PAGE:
Law enforcement investigators have expanded their search for human remains beyond the South Carolina property where they discovered a woman chained inside a storage container after the landowner confessed to a 13-year-old quadruple slaying and led them to graves where he says two bodies are buried.
Todd Kohlhepp, 45, became a suspect in at least seven deaths in the days after a woman was found Thursday chained by her neck and ankle in a metal storage container on his 95-acre property near rural Woodruff.
The body of her boyfriend was found a day later. After his arrest, Kohlhepp confessed to a 2003 quadruple slaying at a motorcycle shop in the small town of Chesnee, said Spartanburg County Sheriff Chuck Wright. He was denied bond Sunday on four murder charges in the deaths of the motorcycle shop’s owner, service manager, mechanic and bookkeeper.
Wright has said Kohlhepp gave details only the killer would know. His confession came a day before the 13th anniversary of the crime, which many feared would never be solved.
Before his confession, authorities granted three requests, WSPA-TV reported: One was to transfer money to a girl Kohlhepp says he’s helping raise, to help pay for college. The second was to give his mother a photograph, and the third was to let him talk to his mother.
Kohlhepp is also charged with kidnapping the woman, and more criminal counts are expected. He has chosen to represent himself and not hire an attorney, Wright told the Spartanburg Herald-Journal.
Wright, who was first elected about a year after the Superbike Motorsports killings, is now investigating what appears to be a crime spree stretching over more than a decade.
As a teen, Kohlhepp was sentenced to 14 years in prison in Arizona for binding and raping a 14-year-old neighbor at gunpoint. Released in 2001, he managed to obtain a real estate license in South Carolina in 2006. The search for human remains has now expanded to other properties he owns or used to own, including places outside of South Carolina, Wright said Sunday. He declined to elaborate.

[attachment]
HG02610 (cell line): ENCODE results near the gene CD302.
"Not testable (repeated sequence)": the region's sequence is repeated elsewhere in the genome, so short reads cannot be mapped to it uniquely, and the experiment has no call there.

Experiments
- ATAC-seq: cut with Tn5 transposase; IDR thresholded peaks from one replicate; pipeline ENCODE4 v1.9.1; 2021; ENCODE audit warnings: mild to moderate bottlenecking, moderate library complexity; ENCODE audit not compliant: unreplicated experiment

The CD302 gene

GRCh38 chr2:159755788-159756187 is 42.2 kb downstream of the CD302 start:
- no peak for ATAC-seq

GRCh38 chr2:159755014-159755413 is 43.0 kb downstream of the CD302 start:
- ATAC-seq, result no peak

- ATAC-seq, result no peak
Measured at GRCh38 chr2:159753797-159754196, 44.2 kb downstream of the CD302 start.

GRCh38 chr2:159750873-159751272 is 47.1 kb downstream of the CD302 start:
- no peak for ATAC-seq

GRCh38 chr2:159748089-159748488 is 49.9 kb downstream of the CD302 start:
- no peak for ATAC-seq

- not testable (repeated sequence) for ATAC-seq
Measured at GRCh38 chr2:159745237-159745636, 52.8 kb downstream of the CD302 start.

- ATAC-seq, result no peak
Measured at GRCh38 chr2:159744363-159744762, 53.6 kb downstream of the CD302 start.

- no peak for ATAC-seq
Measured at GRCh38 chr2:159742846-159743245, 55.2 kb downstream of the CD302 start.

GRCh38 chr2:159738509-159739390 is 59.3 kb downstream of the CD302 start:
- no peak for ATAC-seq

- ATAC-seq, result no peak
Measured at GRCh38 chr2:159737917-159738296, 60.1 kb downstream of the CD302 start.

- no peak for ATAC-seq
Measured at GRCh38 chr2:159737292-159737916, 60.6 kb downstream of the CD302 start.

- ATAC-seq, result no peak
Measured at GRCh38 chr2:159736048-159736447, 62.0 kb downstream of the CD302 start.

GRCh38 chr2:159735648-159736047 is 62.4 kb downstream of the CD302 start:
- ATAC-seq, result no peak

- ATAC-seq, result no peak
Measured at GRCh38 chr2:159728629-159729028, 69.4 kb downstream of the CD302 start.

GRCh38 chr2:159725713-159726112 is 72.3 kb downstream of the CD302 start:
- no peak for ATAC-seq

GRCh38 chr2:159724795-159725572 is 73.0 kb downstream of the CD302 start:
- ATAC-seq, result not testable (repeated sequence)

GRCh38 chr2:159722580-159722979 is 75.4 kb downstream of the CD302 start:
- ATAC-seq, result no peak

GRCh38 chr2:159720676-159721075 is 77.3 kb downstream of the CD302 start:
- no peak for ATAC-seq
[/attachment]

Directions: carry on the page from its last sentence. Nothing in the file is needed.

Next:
Kohlhepp showed investigators Saturday where he says he buried two other victims on the property he bought two years ago. Human remains were uncovered Sunday at one of those sites, Wright said.
“We’re not even close” to identifying the remains or cause of death, he said. “We can’t tell anything.”
Kohlhepp did not tell investigators who was buried there. Removing the remains to “preserve every bit of evidence” is a meticulous, time-consuming process, said Coroner Rusty Clevenger.
The gravesites Kohlhepp pointed to are in addition to the body found Friday in a shallow grave at the site. Authorities identified that victim as the boyfriend of the woman found Thursday. Clevenger said he died of multiple gunshot wounds.
The Associated Press is not naming the woman because the suspect is a sex offender, though authorities have not said whether she was sexually assaulted.
On Sunday, Kohlhepp appeared in an orange jumpsuit for the brief bond hearing and declined to make a statement.
After Kohlhepp left the courtroom, Magistrate Judge Jimmy Henson told the family members they would have a chance later to address Kohlhepp in court.
“You have something to say. You’ve been waiting 13 years to say it,” he said.
The father of Brian Lucas, the 29-year-old slain service manager, thanked the judge.
“Your honor, I appreciate your words to us and your counsel,” Tom Lucas said as two others put their hands on his shoulders. “We thank you.”
Before the hearing, Lucas said he wanted to be in court to look Kohlhepp in the eye.
“I want to look at him, and I want to try to use that in healing,” he said.